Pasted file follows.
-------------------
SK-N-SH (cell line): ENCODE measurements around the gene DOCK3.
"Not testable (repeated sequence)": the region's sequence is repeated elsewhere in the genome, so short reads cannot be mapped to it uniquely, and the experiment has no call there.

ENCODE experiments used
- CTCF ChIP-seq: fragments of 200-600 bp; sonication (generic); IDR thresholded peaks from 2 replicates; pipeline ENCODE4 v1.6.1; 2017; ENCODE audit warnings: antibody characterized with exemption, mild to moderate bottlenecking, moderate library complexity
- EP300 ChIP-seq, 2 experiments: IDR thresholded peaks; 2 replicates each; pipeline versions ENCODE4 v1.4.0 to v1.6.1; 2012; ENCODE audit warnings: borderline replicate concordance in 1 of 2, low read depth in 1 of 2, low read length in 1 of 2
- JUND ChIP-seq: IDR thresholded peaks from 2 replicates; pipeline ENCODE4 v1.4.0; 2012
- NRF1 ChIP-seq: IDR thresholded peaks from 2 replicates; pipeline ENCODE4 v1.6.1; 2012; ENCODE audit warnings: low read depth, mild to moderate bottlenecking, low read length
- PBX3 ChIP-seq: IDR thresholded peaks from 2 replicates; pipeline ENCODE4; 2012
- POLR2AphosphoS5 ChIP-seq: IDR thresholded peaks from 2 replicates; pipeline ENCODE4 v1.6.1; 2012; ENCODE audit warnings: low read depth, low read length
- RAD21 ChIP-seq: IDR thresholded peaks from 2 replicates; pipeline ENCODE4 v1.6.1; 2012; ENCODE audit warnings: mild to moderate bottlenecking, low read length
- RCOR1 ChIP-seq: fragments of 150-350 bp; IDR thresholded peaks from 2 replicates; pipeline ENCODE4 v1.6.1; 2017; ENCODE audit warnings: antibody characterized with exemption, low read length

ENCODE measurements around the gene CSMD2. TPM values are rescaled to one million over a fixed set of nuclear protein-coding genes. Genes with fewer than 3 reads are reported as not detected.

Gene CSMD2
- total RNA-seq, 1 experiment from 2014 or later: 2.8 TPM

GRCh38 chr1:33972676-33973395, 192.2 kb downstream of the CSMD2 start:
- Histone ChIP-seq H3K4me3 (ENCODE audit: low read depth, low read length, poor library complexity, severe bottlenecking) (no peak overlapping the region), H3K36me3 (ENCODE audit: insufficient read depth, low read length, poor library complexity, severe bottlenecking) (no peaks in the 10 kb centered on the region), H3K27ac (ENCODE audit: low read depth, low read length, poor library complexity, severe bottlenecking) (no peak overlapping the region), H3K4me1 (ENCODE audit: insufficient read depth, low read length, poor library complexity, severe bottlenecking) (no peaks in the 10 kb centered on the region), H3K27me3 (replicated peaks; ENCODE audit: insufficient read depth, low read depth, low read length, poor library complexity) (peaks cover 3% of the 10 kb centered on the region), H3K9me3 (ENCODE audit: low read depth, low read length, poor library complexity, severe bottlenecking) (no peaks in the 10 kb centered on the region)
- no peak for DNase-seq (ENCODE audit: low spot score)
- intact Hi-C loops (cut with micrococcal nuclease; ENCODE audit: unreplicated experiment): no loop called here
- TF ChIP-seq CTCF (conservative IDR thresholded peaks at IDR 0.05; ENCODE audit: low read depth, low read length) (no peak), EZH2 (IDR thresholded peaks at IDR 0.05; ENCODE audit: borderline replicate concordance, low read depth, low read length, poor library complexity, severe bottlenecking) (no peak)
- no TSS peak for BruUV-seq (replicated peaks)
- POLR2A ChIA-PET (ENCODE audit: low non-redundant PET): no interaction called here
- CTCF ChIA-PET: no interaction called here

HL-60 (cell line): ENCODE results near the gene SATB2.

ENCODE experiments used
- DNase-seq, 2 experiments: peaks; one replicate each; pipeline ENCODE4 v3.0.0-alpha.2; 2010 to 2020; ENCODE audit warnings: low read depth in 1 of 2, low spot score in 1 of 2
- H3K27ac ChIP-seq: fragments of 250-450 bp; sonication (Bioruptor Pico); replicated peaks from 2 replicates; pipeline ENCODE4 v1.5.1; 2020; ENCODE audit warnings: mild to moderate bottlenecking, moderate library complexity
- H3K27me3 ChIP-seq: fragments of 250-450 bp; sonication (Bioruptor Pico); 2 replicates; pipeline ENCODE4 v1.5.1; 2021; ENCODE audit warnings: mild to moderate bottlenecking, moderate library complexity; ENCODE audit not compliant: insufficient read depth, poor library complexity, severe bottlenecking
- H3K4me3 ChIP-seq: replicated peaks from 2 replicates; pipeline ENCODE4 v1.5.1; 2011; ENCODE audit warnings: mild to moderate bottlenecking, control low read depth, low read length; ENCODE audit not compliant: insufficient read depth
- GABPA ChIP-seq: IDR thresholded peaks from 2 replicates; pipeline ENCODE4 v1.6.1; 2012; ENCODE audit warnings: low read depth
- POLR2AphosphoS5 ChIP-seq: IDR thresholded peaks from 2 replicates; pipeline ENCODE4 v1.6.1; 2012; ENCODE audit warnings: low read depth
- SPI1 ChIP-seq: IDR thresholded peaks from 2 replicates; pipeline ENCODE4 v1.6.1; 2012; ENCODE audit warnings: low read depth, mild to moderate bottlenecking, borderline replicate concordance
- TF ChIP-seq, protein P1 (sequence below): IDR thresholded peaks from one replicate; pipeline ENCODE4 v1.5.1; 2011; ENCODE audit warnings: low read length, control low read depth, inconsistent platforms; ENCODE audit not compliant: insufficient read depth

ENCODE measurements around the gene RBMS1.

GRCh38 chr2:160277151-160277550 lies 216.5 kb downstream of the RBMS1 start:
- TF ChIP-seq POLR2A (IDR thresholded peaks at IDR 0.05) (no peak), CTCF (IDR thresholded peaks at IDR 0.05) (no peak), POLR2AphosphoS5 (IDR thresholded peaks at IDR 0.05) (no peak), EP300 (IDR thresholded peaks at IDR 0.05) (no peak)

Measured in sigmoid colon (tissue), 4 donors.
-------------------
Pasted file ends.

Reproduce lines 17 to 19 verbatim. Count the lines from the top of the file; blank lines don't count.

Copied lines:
- no peak for DNase-seq (ENCODE audit: low spot score)
- intact Hi-C loops (cut with micrococcal nuclease; ENCODE audit: unreplicated experiment): no loop called here
- TF ChIP-seq CTCF (conservative IDR thresholded peaks at IDR 0.05; ENCODE audit: low read depth, low read length) (no peak), EZH2 (IDR thresholded peaks at IDR 0.05; ENCODE audit: borderline replicate concordance, low read depth, low read length, poor library complexity, severe bottlenecking) (no peak)